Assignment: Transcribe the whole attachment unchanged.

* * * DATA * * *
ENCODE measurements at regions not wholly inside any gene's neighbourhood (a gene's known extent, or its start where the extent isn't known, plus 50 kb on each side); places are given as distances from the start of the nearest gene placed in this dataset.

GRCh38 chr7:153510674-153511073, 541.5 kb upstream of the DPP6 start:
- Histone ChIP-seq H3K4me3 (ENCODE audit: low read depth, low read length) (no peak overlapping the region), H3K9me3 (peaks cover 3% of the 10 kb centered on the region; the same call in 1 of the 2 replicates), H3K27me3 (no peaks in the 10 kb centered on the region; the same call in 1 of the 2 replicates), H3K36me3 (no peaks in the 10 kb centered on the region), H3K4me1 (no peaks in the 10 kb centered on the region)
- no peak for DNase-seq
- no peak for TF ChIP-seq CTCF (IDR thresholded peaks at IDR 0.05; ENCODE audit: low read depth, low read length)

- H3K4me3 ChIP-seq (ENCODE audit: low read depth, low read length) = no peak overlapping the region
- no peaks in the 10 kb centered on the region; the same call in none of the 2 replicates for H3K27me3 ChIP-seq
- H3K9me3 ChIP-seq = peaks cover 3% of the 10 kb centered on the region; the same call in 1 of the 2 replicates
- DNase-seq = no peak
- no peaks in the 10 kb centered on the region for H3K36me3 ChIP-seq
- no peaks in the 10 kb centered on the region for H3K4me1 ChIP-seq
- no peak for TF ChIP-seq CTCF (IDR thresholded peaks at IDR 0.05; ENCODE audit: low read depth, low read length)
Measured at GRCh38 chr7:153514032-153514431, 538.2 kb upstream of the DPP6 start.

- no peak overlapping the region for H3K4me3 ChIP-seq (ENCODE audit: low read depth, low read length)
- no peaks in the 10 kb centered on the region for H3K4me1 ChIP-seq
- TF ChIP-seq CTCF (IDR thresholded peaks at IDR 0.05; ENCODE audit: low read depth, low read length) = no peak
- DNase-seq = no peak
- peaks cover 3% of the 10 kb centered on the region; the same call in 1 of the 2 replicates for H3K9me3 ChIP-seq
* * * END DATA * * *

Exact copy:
ENCODE measurements at regions not wholly inside any gene's neighbourhood (a gene's known extent, or its start where the extent isn't known, plus 50 kb on each side); places are given as distances from the start of the nearest gene placed in this dataset.

GRCh38 chr7:153510674-153511073, 541.5 kb upstream of the DPP6 start:
- Histone ChIP-seq H3K4me3 (ENCODE audit: low read depth, low read length) (no peak overlapping the region), H3K9me3 (peaks cover 3% of the 10 kb centered on the region; the same call in 1 of the 2 replicates), H3K27me3 (no peaks in the 10 kb centered on the region; the same call in 1 of the 2 replicates), H3K36me3 (no peaks in the 10 kb centered on the region), H3K4me1 (no peaks in the 10 kb centered on the region)
- no peak for DNase-seq
- no peak for TF ChIP-seq CTCF (IDR thresholded peaks at IDR 0.05; ENCODE audit: low read depth, low read length)

- H3K4me3 ChIP-seq (ENCODE audit: low read depth, low read length) = no peak overlapping the region
- no peaks in the 10 kb centered on the region; the same call in none of the 2 replicates for H3K27me3 ChIP-seq
- H3K9me3 ChIP-seq = peaks cover 3% of the 10 kb centered on the region; the same call in 1 of the 2 replicates
- DNase-seq = no peak
- no peaks in the 10 kb centered on the region for H3K36me3 ChIP-seq
- no peaks in the 10 kb centered on the region for H3K4me1 ChIP-seq
- no peak for TF ChIP-seq CTCF (IDR thresholded peaks at IDR 0.05; ENCODE audit: low read depth, low read length)
Measured at GRCh38 chr7:153514032-153514431, 538.2 kb upstream of the DPP6 start.

- no peak overlapping the region for H3K4me3 ChIP-seq (ENCODE audit: low read depth, low read length)
- no peaks in the 10 kb centered on the region for H3K4me1 ChIP-seq
- TF ChIP-seq CTCF (IDR thresholded peaks at IDR 0.05; ENCODE audit: low read depth, low read length) = no peak
- DNase-seq = no peak
- peaks cover 3% of the 10 kb centered on the region; the same call in 1 of the 2 replicates for H3K9me3 ChIP-seq